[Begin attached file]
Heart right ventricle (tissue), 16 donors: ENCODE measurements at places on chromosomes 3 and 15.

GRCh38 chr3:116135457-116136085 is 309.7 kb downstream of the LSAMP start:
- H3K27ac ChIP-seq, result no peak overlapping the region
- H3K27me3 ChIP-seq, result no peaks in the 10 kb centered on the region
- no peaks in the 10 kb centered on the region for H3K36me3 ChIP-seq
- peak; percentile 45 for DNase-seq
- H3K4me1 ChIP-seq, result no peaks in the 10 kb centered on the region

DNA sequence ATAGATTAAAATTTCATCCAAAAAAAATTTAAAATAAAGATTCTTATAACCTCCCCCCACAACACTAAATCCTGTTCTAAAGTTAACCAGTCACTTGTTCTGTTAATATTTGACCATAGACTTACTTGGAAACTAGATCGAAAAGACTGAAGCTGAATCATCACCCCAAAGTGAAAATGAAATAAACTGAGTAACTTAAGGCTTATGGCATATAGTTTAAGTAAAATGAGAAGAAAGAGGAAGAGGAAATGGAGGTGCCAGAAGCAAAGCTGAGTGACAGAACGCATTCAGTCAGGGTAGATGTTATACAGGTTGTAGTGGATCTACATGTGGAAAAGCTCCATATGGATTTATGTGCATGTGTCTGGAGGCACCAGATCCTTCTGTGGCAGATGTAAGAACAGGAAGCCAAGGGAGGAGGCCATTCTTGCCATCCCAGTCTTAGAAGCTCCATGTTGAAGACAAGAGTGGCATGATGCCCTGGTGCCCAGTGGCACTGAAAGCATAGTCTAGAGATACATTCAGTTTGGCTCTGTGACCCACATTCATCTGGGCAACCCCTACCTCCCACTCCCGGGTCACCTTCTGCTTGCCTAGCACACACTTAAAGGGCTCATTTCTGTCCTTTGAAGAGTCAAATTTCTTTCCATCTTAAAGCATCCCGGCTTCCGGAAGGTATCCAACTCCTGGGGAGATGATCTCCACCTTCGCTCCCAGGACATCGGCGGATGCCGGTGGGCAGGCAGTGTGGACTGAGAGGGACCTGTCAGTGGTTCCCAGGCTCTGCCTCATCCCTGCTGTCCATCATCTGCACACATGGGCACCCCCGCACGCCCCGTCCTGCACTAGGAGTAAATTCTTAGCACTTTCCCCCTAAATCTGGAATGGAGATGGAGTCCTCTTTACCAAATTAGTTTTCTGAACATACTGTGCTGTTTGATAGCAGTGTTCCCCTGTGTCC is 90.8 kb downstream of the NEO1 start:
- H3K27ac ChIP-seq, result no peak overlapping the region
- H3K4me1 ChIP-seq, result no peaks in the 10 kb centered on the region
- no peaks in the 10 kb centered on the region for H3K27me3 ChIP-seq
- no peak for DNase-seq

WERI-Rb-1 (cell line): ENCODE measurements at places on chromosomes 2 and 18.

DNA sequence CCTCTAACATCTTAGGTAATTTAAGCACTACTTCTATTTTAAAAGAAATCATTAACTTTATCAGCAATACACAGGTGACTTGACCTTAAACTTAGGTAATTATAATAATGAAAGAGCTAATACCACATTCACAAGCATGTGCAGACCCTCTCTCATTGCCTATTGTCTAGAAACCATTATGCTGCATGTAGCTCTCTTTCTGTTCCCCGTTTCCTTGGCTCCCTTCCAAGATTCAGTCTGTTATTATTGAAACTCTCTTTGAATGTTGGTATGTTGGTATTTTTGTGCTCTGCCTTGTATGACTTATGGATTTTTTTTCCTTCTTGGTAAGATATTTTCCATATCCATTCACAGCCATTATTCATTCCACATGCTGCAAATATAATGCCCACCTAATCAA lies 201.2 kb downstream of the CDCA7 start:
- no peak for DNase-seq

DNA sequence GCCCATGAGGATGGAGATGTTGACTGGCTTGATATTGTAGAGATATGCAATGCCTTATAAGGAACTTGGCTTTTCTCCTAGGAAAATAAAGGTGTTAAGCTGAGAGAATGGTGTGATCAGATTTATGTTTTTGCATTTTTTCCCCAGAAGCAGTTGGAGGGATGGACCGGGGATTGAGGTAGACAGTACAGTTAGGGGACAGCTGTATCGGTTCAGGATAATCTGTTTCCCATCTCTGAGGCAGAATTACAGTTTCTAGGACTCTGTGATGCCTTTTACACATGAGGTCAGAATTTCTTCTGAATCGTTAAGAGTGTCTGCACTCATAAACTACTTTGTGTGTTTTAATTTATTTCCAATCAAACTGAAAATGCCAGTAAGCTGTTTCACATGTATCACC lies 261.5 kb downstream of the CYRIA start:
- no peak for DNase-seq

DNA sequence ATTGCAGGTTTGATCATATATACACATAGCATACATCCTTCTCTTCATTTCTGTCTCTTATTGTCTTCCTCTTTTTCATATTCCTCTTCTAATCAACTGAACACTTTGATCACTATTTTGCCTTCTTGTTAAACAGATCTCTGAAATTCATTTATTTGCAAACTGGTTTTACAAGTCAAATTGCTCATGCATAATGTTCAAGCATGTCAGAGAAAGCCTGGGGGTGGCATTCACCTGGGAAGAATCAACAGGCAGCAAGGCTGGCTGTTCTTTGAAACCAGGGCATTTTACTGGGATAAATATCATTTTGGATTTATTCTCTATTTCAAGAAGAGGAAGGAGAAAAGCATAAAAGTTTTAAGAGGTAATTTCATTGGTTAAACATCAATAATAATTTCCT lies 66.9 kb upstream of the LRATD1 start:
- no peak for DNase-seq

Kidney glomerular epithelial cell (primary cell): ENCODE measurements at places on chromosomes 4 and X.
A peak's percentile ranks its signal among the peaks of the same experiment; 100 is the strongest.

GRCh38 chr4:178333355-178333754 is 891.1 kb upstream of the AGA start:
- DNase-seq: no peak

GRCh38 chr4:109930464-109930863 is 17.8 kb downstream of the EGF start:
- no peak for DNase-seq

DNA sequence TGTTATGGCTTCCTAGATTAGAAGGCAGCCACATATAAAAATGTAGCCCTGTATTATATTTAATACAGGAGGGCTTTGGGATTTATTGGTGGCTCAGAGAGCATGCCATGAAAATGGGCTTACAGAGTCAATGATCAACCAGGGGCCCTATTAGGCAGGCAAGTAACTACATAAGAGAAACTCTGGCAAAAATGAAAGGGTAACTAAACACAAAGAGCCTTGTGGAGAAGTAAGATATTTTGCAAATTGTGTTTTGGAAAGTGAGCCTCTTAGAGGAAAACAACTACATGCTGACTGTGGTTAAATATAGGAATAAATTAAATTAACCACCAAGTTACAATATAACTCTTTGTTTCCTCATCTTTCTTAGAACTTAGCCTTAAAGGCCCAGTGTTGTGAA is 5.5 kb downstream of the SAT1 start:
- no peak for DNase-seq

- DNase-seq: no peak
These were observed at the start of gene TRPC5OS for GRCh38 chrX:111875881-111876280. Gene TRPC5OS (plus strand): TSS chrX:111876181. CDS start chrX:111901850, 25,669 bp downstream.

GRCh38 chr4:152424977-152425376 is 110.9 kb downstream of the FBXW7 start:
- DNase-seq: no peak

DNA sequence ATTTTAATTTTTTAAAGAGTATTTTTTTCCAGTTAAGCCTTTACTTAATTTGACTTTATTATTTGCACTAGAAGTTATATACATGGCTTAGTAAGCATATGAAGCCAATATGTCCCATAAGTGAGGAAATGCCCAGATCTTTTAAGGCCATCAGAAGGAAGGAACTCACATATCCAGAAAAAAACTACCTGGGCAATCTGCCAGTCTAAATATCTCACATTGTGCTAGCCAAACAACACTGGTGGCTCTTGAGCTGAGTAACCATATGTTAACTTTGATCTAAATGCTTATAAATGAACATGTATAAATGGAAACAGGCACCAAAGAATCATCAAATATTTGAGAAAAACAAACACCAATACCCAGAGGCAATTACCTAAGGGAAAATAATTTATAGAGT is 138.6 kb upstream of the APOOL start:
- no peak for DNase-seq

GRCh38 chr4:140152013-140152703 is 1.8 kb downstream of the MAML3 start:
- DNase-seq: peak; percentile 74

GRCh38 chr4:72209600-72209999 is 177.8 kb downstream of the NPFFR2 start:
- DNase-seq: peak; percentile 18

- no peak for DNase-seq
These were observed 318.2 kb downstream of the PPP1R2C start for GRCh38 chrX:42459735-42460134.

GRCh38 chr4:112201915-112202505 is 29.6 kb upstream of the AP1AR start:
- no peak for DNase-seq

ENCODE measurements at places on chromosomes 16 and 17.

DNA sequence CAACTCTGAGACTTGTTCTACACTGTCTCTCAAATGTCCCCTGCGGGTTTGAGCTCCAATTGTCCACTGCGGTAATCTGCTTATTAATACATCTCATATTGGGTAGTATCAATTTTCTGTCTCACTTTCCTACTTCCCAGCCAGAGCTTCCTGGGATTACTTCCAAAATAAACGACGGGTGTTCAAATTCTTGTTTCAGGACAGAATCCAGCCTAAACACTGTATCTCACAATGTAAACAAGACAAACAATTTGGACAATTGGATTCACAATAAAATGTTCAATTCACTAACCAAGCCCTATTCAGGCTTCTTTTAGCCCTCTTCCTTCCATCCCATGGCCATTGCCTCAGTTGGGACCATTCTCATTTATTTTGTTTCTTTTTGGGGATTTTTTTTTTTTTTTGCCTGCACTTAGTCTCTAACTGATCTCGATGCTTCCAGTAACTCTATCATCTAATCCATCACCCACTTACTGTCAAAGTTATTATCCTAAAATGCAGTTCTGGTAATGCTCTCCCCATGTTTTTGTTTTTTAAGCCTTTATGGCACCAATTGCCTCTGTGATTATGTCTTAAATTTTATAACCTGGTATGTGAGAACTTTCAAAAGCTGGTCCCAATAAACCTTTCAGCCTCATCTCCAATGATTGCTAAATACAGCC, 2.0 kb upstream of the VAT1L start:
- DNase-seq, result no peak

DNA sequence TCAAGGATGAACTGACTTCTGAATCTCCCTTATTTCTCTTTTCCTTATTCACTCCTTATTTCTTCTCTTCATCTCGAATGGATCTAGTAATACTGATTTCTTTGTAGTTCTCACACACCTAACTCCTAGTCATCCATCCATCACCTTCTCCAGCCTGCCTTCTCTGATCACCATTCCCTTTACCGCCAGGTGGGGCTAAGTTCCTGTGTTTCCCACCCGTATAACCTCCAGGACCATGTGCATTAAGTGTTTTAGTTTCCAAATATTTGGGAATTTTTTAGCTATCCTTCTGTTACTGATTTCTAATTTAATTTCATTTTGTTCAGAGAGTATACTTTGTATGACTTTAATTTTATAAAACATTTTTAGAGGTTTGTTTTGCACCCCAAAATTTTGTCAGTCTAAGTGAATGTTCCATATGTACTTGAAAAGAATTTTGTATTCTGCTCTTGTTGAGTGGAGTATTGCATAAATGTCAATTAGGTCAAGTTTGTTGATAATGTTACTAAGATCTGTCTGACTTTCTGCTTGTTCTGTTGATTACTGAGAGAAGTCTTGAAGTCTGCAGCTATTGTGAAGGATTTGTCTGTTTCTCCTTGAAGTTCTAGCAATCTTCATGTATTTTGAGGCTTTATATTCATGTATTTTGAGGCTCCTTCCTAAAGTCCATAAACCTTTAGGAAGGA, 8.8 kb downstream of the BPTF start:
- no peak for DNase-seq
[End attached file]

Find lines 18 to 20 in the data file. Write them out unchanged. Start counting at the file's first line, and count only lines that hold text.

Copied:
DNA sequence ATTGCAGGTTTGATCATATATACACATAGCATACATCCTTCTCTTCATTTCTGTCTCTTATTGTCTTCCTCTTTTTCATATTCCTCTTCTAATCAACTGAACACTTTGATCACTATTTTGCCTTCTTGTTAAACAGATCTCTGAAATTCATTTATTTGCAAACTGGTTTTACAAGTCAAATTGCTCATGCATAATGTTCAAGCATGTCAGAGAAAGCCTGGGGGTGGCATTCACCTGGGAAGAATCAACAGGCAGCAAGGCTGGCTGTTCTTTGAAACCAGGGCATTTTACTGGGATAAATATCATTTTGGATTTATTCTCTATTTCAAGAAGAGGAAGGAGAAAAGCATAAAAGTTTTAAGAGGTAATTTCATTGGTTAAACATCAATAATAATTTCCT lies 66.9 kb upstream of the LRATD1 start:
- no peak for DNase-seq

Kidney glomerular epithelial cell (primary cell): ENCODE measurements at places on chromosomes 4 and X.